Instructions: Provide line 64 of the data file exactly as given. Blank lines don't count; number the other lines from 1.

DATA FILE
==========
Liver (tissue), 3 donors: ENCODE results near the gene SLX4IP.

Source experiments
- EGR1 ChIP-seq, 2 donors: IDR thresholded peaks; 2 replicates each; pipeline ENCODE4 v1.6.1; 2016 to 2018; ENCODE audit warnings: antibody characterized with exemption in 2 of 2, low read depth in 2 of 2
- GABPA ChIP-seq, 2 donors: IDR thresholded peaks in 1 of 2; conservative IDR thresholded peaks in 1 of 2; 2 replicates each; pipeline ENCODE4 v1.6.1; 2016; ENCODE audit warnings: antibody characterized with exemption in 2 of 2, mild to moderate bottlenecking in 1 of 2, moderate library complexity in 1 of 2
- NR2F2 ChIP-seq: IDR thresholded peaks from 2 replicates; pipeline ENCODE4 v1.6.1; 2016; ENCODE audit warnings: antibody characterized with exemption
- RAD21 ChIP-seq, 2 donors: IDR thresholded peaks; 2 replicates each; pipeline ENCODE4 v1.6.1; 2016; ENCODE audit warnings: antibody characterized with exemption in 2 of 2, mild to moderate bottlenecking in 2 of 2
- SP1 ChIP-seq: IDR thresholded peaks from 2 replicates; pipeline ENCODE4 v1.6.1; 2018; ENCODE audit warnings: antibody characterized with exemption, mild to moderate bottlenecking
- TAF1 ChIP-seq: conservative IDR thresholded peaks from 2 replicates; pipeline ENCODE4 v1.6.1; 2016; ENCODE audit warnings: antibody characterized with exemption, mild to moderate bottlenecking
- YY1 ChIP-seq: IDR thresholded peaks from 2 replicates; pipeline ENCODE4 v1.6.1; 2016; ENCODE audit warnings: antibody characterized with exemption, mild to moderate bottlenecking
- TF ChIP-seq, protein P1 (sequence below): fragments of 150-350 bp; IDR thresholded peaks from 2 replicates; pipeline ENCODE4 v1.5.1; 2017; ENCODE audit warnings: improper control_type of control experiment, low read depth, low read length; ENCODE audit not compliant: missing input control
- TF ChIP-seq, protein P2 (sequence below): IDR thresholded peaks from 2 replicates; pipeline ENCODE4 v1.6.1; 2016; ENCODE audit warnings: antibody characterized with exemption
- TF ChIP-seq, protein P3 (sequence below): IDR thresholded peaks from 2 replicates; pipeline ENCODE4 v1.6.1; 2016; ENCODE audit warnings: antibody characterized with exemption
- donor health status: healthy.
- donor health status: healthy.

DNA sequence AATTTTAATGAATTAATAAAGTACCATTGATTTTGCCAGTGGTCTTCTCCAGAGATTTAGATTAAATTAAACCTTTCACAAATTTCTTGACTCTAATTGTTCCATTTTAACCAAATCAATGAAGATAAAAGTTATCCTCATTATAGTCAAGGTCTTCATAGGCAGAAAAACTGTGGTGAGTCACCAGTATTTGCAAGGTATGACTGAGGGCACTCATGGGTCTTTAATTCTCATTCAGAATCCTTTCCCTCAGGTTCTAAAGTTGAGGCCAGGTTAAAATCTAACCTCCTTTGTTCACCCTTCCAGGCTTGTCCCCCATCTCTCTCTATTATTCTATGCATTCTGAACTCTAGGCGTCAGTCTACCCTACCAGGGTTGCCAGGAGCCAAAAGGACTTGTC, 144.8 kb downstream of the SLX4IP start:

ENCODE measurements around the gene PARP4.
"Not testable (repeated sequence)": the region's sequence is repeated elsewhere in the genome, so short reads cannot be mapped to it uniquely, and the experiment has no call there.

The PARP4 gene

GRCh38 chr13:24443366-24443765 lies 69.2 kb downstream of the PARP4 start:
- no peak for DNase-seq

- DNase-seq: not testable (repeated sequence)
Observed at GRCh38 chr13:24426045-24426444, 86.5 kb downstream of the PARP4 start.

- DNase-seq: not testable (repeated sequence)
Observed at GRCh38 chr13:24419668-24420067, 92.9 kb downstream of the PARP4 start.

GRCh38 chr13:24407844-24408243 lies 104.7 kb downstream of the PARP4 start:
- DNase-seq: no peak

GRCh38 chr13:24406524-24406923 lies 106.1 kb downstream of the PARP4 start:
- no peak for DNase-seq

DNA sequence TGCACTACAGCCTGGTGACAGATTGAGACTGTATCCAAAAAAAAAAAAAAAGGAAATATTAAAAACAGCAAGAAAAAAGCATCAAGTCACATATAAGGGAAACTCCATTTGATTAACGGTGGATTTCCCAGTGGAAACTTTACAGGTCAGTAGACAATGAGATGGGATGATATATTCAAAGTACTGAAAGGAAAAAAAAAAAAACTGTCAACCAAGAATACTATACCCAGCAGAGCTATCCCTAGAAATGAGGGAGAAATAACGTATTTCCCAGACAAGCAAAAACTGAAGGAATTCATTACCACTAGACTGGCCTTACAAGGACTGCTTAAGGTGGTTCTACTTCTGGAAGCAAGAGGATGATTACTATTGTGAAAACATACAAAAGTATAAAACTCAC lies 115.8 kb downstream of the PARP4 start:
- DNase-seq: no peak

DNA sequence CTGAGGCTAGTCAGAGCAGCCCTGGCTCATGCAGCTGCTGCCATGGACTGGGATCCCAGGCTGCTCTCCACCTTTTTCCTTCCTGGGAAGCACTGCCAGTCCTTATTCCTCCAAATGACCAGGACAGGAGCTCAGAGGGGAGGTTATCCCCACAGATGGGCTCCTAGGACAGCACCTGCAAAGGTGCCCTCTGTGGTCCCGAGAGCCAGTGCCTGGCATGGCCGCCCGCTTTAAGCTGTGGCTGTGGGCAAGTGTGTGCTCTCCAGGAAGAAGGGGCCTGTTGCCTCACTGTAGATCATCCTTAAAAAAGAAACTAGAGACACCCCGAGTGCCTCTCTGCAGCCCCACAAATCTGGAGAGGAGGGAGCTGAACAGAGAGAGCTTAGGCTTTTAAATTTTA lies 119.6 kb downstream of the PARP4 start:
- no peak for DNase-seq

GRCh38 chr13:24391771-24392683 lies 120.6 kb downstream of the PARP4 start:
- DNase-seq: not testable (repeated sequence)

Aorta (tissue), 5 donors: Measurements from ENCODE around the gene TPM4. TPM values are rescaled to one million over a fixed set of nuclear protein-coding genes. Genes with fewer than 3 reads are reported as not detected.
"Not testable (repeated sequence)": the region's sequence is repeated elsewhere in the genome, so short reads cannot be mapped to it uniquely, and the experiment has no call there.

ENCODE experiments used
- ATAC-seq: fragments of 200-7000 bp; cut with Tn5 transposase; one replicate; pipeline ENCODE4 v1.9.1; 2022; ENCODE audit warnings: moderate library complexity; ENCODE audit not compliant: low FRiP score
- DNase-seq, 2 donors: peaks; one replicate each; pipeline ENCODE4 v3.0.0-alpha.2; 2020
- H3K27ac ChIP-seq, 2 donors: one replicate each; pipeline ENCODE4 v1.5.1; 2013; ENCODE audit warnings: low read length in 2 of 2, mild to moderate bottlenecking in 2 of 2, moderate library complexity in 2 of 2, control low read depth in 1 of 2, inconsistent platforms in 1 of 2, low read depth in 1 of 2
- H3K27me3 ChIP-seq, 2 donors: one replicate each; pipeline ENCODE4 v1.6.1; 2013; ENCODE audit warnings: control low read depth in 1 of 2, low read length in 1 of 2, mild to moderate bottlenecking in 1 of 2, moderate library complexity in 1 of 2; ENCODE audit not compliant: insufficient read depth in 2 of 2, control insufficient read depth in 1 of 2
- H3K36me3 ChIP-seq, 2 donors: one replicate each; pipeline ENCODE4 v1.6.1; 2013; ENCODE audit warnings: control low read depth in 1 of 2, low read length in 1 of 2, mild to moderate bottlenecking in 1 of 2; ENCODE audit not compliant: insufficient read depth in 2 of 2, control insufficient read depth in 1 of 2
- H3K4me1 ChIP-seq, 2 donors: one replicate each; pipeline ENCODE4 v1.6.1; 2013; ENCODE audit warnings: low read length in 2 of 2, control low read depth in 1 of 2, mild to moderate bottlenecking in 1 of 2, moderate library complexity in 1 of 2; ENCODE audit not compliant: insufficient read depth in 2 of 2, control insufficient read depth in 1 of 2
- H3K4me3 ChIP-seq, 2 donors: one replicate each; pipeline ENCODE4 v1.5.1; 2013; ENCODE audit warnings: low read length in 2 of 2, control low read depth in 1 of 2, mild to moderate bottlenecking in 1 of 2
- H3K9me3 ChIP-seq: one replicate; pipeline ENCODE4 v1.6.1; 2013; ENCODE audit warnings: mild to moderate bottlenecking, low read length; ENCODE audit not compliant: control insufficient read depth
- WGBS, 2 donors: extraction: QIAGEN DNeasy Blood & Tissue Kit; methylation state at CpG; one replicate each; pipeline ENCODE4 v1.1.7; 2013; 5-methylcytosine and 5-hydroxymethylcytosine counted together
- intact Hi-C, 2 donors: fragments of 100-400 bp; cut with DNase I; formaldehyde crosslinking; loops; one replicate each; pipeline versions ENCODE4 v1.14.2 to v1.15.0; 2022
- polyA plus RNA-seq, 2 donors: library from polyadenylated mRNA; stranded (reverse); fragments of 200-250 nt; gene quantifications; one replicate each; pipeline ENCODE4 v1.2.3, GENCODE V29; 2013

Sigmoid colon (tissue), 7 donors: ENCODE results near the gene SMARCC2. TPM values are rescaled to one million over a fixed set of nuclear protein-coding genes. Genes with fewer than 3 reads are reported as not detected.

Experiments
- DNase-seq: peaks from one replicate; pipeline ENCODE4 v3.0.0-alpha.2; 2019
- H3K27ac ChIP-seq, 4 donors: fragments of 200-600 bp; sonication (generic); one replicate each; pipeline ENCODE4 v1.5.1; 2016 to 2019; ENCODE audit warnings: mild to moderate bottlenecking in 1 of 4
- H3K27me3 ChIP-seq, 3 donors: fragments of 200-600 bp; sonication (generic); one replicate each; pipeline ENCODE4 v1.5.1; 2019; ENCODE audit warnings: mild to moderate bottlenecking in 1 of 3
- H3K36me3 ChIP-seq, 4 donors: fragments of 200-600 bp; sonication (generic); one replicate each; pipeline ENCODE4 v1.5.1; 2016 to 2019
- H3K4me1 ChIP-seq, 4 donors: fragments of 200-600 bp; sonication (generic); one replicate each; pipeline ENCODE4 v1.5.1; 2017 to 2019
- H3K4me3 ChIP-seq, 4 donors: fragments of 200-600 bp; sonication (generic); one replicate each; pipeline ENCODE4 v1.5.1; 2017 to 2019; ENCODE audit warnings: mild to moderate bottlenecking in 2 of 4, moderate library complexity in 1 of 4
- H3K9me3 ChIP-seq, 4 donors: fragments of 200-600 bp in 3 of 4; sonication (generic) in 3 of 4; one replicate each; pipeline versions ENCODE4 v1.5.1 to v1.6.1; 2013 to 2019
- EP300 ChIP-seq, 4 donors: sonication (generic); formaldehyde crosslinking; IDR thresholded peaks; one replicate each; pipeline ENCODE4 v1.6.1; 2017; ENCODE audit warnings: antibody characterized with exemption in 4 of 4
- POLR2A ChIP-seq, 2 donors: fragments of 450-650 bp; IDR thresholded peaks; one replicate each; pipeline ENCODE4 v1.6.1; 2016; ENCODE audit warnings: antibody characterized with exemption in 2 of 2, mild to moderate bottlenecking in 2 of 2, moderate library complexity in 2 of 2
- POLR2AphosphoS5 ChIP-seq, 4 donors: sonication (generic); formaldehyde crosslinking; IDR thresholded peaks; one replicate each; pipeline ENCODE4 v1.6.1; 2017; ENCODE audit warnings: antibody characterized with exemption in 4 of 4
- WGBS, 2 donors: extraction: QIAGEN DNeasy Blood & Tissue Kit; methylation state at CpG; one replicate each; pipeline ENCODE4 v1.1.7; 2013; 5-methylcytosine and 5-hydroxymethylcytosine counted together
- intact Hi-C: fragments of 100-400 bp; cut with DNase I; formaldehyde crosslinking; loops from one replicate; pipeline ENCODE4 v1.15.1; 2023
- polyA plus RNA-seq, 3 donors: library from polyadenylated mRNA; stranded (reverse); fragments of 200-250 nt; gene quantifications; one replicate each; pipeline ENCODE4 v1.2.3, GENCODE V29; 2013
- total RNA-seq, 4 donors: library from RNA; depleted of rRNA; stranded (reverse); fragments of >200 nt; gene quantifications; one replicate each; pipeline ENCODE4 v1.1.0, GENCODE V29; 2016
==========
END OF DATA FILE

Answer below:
- total RNA-seq, 4 donors: library from RNA; depleted of rRNA; stranded (reverse); fragments of >200 nt; gene quantifications; one replicate each; pipeline ENCODE4 v1.1.0, GENCODE V29; 2016